With lingering uncertainty as to the economy and the federal estate tax, many clients - and their advisors - are wondering what planning they should do now, if any. No one can predict how quickly we will experience an economic turnaround or whether Congress will act on the estate tax. However, there are many non-tax reasons why clients should plan today, irrespective of the economy or their estate tax. And for those clients who may be subject to estate tax, we know that it is generally better for clients to act now rather than to wait, particularly given our historically low interest rates and some of the structural estate and gift tax changes proposed by the IRS.
This issue of The Wealth Counselor explores some reasons why it is in clients' best interest to act now and discusses strategies that may create the biggest opportunities for clients - and you - today.
Planning Needs Unrelated to the Economy or Estate Tax
Many planning needs are unrelated to the economy or the estate tax. They include:
Disability and retirement planning;
Special needs planning;
Creditor protection; and
Second marriage protection.
These planning needs may be even more significant for clients with fewer assets than for wealthier clients.
As America's population ages, disability planning takes on ever-increasing importance. Here are some sobering statistics about Americans age 65 and older:
43% will need nursing home care;
25% will spend more than a year in a nursing home;
9% will spend more than 5 years in a nursing home; and
The average stay in a nursing home is more than 2.5 years.
Plus, the rate of nursing home cost increases greatly exceeds the inflation rate. Clients with estates that would not have been taxable in 2009 are, or should be, very worried about how they will pay for that kind of care if they need it.
Planning Tip: Careful consideration of long-term care insurance is critical for most clients.
Also of concern is who will care for your clients and whether they will they care for them in the way your clients desire. For many, there is a strong desire to stay at home as long as possible. For others, the companionship found in an assisted living facility makes that choice preferable. Still others need care that cannot be provided at home at all or only at prohibitive cost. Incapacity will deprive a client of the ability to implement his or her goals and objectives.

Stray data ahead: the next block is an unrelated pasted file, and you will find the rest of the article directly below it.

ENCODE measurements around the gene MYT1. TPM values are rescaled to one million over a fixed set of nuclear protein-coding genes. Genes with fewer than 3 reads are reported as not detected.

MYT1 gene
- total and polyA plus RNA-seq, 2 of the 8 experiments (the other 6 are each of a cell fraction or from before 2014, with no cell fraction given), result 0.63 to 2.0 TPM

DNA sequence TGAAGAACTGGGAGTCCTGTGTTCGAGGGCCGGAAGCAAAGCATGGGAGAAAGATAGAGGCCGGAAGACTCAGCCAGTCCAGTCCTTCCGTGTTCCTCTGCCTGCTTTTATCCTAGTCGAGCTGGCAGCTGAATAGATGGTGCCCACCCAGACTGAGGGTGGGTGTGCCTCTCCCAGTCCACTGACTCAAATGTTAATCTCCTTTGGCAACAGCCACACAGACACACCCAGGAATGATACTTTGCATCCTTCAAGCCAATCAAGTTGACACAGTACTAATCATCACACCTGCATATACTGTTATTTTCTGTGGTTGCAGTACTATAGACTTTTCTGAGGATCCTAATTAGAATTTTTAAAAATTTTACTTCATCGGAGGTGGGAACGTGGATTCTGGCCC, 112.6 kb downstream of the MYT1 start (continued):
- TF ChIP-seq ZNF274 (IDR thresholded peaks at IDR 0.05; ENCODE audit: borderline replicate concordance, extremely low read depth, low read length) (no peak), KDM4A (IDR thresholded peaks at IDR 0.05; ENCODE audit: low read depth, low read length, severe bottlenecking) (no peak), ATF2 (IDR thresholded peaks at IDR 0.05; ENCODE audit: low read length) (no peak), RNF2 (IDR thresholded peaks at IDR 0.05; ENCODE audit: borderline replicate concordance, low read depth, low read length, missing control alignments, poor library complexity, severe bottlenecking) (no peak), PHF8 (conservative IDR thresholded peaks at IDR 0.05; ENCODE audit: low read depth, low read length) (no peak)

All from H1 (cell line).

Planning Tip: A trust with carefully drafted disability provisions is the best way to ensure that each client's planning meets his or her personal goals and objectives.
Special Needs Planning
This is another area unrelated to the economy or the estate tax. According to the U.S. Census Bureau, in 2000:
51.2 million Americans reported having a disability;
13-16% of U.S. families had a child with special needs;
15 out of every 1,000 children born in the U.S. had an Autism spectrum disorder; and
Between 1 and 1.5 million Americans had an Autism spectrum disorder.
Because of medical care advances many special needs that used to mean shortened life expectancy no longer do, so many more special needs children are outliving their parents. Planning that fails to properly plan for a special needs person can have disastrous consequences, including loss of means-tested government benefits. A Special Needs Trust that incorporates specific care provisions is a critical component of the planning for a special needs person who requires ongoing support.
Insurance on the life of a special needs person's parents or grandparents can provide the trust funds necessary to pay for the care of a special needs beneficiary that is not provided by means-tested and other government benefits.
Planning Tip: Clients with special needs children or grandchildren are typically very motivated to plan for them.
Beneficiary Protection Planning
Protecting an inheritance from being lost in a divorce or to a beneficiary's creditors is a serious client concern. The potential for creditor attack or for beneficiary dissipation of an inheritance is greater during difficult economic times. Many older generation clients fear that their children and grandchildren lack strong financial decision-making skills.
Divorce rates exceed 50% nationally. Many clients today express concern about their children and grandchildren divorcing - they don't want the assets they worked so hard to accumulate winding up in the hands of a former daughter- or son-in law, etc. Divorce rates increase in difficult economic times, making this planning even more important now.
Blended Family Planning
A higher divorce rate leads to more second and subsequent marriages - each with a higher statistical probability of ending in another divorce. With blended families (i.e., with potentially his, her, and their kids), it is critical that each parent's planning protect his or her children in the event that parent leaves a surviving spouse. Failure of blended-family parents to do this type of planning practically guarantees that somebody's kids will be disinherited or a messy probate will result.
Planning Tip: Carefully drafted estate plans protect beneficiaries from divorce, creditors and themselves. Such plans can also provide for children from prior marriages, which is often the only way to ensure that these beneficiaries actually receive any inheritance.